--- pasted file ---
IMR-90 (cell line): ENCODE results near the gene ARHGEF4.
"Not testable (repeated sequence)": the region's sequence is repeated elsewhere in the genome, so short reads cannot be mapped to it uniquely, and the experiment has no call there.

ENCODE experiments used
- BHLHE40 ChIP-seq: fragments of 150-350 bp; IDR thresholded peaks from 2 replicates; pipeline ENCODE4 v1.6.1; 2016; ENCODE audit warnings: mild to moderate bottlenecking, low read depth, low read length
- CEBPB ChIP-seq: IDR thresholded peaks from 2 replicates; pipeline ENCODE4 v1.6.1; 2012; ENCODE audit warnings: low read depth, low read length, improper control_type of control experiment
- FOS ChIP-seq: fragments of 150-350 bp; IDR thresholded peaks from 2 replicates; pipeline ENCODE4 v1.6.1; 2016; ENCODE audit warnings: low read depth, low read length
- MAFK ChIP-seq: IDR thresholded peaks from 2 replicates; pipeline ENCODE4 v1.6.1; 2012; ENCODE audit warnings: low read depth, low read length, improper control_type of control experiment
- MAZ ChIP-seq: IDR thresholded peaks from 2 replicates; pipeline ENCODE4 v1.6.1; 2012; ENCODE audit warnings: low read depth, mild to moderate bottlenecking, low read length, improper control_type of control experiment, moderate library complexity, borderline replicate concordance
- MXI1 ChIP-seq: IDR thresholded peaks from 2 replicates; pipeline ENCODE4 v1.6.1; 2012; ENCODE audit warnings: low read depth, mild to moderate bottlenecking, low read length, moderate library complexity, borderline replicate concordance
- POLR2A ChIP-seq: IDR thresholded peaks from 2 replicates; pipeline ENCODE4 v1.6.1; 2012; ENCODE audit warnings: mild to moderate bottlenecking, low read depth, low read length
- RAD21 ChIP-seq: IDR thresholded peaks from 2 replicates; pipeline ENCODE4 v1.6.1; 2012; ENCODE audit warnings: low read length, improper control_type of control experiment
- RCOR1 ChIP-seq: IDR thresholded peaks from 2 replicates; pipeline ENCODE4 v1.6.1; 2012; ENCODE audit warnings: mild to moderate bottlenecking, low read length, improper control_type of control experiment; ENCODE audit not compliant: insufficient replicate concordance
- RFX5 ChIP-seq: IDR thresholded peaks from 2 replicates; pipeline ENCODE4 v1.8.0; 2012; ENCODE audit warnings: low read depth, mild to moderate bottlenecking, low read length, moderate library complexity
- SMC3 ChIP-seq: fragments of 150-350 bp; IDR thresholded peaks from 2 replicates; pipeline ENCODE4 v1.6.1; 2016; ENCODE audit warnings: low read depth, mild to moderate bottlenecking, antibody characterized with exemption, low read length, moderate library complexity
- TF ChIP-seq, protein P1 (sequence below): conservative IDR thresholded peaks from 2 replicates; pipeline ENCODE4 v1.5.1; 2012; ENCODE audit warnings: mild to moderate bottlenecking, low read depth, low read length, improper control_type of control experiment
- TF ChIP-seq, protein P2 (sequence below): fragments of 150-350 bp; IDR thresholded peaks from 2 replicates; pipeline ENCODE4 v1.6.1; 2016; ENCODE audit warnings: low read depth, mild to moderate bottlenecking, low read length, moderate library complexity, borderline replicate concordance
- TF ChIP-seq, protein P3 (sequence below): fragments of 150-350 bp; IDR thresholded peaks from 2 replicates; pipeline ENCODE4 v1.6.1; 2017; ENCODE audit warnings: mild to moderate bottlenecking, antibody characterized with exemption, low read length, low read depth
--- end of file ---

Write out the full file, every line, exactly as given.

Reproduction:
IMR-90 (cell line): ENCODE results near the gene ARHGEF4.
"Not testable (repeated sequence)": the region's sequence is repeated elsewhere in the genome, so short reads cannot be mapped to it uniquely, and the experiment has no call there.

ENCODE experiments used
- BHLHE40 ChIP-seq: fragments of 150-350 bp; IDR thresholded peaks from 2 replicates; pipeline ENCODE4 v1.6.1; 2016; ENCODE audit warnings: mild to moderate bottlenecking, low read depth, low read length
- CEBPB ChIP-seq: IDR thresholded peaks from 2 replicates; pipeline ENCODE4 v1.6.1; 2012; ENCODE audit warnings: low read depth, low read length, improper control_type of control experiment
- FOS ChIP-seq: fragments of 150-350 bp; IDR thresholded peaks from 2 replicates; pipeline ENCODE4 v1.6.1; 2016; ENCODE audit warnings: low read depth, low read length
- MAFK ChIP-seq: IDR thresholded peaks from 2 replicates; pipeline ENCODE4 v1.6.1; 2012; ENCODE audit warnings: low read depth, low read length, improper control_type of control experiment
- MAZ ChIP-seq: IDR thresholded peaks from 2 replicates; pipeline ENCODE4 v1.6.1; 2012; ENCODE audit warnings: low read depth, mild to moderate bottlenecking, low read length, improper control_type of control experiment, moderate library complexity, borderline replicate concordance
- MXI1 ChIP-seq: IDR thresholded peaks from 2 replicates; pipeline ENCODE4 v1.6.1; 2012; ENCODE audit warnings: low read depth, mild to moderate bottlenecking, low read length, moderate library complexity, borderline replicate concordance
- POLR2A ChIP-seq: IDR thresholded peaks from 2 replicates; pipeline ENCODE4 v1.6.1; 2012; ENCODE audit warnings: mild to moderate bottlenecking, low read depth, low read length
- RAD21 ChIP-seq: IDR thresholded peaks from 2 replicates; pipeline ENCODE4 v1.6.1; 2012; ENCODE audit warnings: low read length, improper control_type of control experiment
- RCOR1 ChIP-seq: IDR thresholded peaks from 2 replicates; pipeline ENCODE4 v1.6.1; 2012; ENCODE audit warnings: mild to moderate bottlenecking, low read length, improper control_type of control experiment; ENCODE audit not compliant: insufficient replicate concordance
- RFX5 ChIP-seq: IDR thresholded peaks from 2 replicates; pipeline ENCODE4 v1.8.0; 2012; ENCODE audit warnings: low read depth, mild to moderate bottlenecking, low read length, moderate library complexity
- SMC3 ChIP-seq: fragments of 150-350 bp; IDR thresholded peaks from 2 replicates; pipeline ENCODE4 v1.6.1; 2016; ENCODE audit warnings: low read depth, mild to moderate bottlenecking, antibody characterized with exemption, low read length, moderate library complexity
- TF ChIP-seq, protein P1 (sequence below): conservative IDR thresholded peaks from 2 replicates; pipeline ENCODE4 v1.5.1; 2012; ENCODE audit warnings: mild to moderate bottlenecking, low read depth, low read length, improper control_type of control experiment
- TF ChIP-seq, protein P2 (sequence below): fragments of 150-350 bp; IDR thresholded peaks from 2 replicates; pipeline ENCODE4 v1.6.1; 2016; ENCODE audit warnings: low read depth, mild to moderate bottlenecking, low read length, moderate library complexity, borderline replicate concordance
- TF ChIP-seq, protein P3 (sequence below): fragments of 150-350 bp; IDR thresholded peaks from 2 replicates; pipeline ENCODE4 v1.6.1; 2017; ENCODE audit warnings: mild to moderate bottlenecking, antibody characterized with exemption, low read length, low read depth